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California Eateries (page 5)

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Rock & Roll Diner
Oceano, CA
The Rock & Roll Diner was built with two former Amtrak train cars around 1978. One was a Pullman dining car from 1946 and the other was a Budd Car lounge car from 1947. The original name of the restaurant was the Oceano Railroad Company. For more, see this website. [map]

Flying Bridge Restaurant
Oceanside, CA
The Flying Bridge Restaurant was built in 1956 as Coffee Dan's. There were other Coffee Dan's locations in Southern California, San Francisco, Phoenix, and Albuquerque. Originally, the Flying Bridge Room was the cocktail lounge area of Coffee Dan's. Later, the name of the entire establishment was changed to the Flying Bridge. The restaurant closed in 2008 and it has been vacant since then. There were plans to demolish the restaurant and adjacent motel for a new Hyatt Hotel. However, that deal fell through and, in 2013, a new owner signed a ten-year lease. As of 2015, the building stills remains vacant. The Guesthouse Inn is now known as the Rodeway Inn. In 2019, plans were approved by the City to build a new hotel on the property. This building will probably be demolished in 2020. [map]

Gorilla Barbeque
Pacifica, CA
P-Town Coffee and Tea
Pacifica, CA
This property was used by the Ocean Shore Railroad as the Vallemar station from 1905-1921. The station itself was adapted as a restaurant. I believe both of these train cars were brought from other locations and never actually used here.

The Gorilla Barbeque opened in 2006. It is housed in a railroad boxcar. It housed the Commuter Express restaurant in the 1990s. [map]

P-Town Coffee and Tea is just a tiny bit north of Gorilla Barbeque. It is housed in a caboose and has been a coffee business since 2011. It housed a gift shop in the 1990s. The caboose was built in 1935. [map]

Elmer's Restaurant
Palm Springs, CA
The first Elmer's Restaurant opened in Portland, OR in 1960. There are now 24 locations in Oregon, Washington, and Idaho. This is the only location in California. The building appears to be from the 1950s or 1960s -- or at least built in that style. I don't know if there was another restaurant here originally. [map]

former Black Oak Pancake House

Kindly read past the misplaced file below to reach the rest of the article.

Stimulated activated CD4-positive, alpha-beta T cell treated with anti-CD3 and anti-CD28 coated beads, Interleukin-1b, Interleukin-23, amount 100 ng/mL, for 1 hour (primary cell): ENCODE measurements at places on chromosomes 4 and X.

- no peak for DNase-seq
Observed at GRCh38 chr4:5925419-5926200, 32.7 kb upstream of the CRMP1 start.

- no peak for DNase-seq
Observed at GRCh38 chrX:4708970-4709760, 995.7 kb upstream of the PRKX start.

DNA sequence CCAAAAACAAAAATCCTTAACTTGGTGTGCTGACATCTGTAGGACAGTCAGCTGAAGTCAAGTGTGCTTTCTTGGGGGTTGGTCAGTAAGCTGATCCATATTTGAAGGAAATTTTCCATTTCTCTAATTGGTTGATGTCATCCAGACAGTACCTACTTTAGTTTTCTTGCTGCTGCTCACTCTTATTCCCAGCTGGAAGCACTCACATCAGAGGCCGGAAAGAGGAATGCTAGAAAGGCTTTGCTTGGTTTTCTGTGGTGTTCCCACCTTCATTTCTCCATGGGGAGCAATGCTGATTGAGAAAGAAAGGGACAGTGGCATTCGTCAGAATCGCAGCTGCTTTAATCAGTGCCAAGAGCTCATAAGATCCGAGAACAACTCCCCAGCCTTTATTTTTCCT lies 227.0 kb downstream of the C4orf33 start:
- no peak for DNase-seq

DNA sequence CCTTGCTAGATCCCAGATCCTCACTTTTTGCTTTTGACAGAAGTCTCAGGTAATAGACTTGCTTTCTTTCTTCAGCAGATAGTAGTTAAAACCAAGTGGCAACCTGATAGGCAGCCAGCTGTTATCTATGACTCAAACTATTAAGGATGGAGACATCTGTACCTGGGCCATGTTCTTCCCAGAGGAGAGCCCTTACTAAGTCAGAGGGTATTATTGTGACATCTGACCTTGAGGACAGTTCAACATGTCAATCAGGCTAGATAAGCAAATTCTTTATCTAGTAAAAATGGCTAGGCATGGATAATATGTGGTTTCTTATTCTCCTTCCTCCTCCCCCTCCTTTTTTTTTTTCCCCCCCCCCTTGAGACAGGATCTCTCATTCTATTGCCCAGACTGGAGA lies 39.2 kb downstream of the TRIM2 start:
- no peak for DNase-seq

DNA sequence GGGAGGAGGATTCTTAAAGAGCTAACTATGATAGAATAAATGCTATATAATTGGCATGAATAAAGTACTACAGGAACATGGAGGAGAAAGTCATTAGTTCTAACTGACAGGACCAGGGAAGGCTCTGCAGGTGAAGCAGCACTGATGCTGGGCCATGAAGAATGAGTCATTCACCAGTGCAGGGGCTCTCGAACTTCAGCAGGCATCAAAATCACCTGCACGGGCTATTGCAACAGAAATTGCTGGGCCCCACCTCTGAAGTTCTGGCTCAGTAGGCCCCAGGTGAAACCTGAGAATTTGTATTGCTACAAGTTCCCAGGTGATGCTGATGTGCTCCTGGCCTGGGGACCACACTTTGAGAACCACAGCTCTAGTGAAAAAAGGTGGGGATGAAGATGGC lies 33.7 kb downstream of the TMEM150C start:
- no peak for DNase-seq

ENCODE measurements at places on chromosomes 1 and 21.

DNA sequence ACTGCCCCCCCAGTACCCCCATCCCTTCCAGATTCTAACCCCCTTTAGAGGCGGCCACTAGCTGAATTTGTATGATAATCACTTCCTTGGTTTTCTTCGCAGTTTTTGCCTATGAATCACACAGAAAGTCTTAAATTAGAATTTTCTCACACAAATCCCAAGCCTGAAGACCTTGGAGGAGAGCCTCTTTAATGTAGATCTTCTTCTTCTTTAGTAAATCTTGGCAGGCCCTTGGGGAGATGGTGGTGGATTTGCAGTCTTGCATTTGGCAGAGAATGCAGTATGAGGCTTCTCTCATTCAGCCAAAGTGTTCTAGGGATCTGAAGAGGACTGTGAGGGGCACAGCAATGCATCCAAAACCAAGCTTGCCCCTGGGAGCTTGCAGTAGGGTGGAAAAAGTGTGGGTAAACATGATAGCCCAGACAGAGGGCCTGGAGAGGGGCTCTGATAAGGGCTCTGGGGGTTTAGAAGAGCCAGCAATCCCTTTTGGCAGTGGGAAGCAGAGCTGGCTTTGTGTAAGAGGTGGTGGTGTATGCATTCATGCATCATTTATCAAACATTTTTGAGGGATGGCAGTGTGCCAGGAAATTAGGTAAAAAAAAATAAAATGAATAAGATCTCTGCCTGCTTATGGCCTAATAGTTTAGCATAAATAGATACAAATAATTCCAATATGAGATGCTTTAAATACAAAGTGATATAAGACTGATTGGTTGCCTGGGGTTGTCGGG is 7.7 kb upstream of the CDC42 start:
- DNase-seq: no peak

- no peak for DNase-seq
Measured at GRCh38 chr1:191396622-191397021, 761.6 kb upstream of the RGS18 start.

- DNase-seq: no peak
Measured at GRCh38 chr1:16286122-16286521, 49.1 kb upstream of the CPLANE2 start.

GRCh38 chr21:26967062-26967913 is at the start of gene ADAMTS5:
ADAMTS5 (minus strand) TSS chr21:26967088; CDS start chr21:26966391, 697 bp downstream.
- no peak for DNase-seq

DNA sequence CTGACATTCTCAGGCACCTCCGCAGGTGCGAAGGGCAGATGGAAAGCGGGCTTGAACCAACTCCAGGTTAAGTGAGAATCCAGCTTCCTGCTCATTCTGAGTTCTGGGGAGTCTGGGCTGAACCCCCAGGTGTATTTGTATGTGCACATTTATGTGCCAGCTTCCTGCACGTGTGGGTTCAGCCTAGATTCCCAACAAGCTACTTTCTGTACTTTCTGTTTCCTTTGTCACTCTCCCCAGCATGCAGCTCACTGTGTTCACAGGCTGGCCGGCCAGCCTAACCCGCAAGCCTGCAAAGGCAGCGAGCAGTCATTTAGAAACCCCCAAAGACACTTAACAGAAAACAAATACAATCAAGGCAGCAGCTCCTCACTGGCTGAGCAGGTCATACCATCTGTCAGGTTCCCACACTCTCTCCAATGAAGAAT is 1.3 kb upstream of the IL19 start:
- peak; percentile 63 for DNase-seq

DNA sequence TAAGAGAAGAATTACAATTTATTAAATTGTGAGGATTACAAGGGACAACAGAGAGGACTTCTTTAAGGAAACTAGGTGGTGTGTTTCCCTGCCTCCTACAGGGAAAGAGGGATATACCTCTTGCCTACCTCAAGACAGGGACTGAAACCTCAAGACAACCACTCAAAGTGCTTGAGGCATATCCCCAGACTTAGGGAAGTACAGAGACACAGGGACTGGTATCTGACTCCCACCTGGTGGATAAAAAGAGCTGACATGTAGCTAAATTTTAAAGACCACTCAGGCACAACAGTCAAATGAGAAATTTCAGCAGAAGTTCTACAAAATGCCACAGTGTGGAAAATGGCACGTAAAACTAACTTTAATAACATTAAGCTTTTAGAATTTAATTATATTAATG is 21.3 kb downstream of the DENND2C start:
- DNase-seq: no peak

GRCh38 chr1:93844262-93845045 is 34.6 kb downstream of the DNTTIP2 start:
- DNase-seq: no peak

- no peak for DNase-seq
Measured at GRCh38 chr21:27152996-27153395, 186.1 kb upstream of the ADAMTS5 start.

Paso Robles, CA
The former Black Oak Pancake House appears to be from the 1960s. The building now houses Margie's Diner. For more, see this website. [map]

former O'Neill's Streamline Diner
Perris, CA
O'Neill's Streamline Diner was originally located north of Perris. The main section of the restaurant was built from a 1906 Santa Fe passenger car. The nose was added to make it look like a 1930s Union Pacific passenger train. It closed in 1943 and was moved further south. In 1948, it reopened as the Liberty Bell Cafe. That restaurant closed in 1982. In 1987, the building was moved to the Orange Empire Railway Museum where it is located today. [map]

Dal Rae Restaurant
Pico Rivera, CA

2008 and 2012:

2014:
The Dal Rae Restaurant opened in 1958. In 2014, the neon letters on the tall sign was replaced with backlit plastic. The smaller parking sign was replaced with a new one with a backlit plastic panel. There was another Dal Rae downtown location which opened in 1951. That location closed in 1968. For more, see these websites: 1, 2, and 3. [map]

former Mission Family Restaurant [gone]
Pomona, CA
The Mission Family Restaurant was built as the Hull House Restaurant in 1958. It became the Mission Family Restaurant in 1971. The restaurant closed in 2013. The property was fenced off in 2014-2015 in preparation for bulldozing. The fencing was gone in 2016. In 2018, it was announced that the building would soon house a 7-Eleven store and that 75% of the exterior would be preserved. However, in 2020, the building was severely damaged in a fire and was demolished.

Magic Lamp Inn
Rancho Cucamonga, CA
The Magic Lamp Inn sign is believed to be the only one in the country featuring a real gas flame. Lucy and John's Italian restaurant was built in 1941. It closed in 1955 after a devastating fire. The building was then sold to John Clearman, famous later on for his North Woods Inn chain in Southern California. Three of these restaurants with faux snow-covered roofs are still operating. Clearman took the burnt shell of the Lucy and John's building, remodeled it, and opened it as the Magic Lamp Inn in 1957. The building was faced with brick and Spanish tile was added to the roof. The interior was styled as a Bavarian steakhouse with dark wood and upholstered booths. The Lucy and John's rooftop sign was adapted with the new name. The new sign in the shape of an Aladdin's lamp was installed. Instead of the steel oil lamp's spout springing forth a genie, it features an actual gas flame. The sign is inspected annually by the fire department for gas leaks and safety. The sign is turned on and off manually each night with two switches: one for the neon and the other for the flame. For more, see these websites: 1 and 2. [map]

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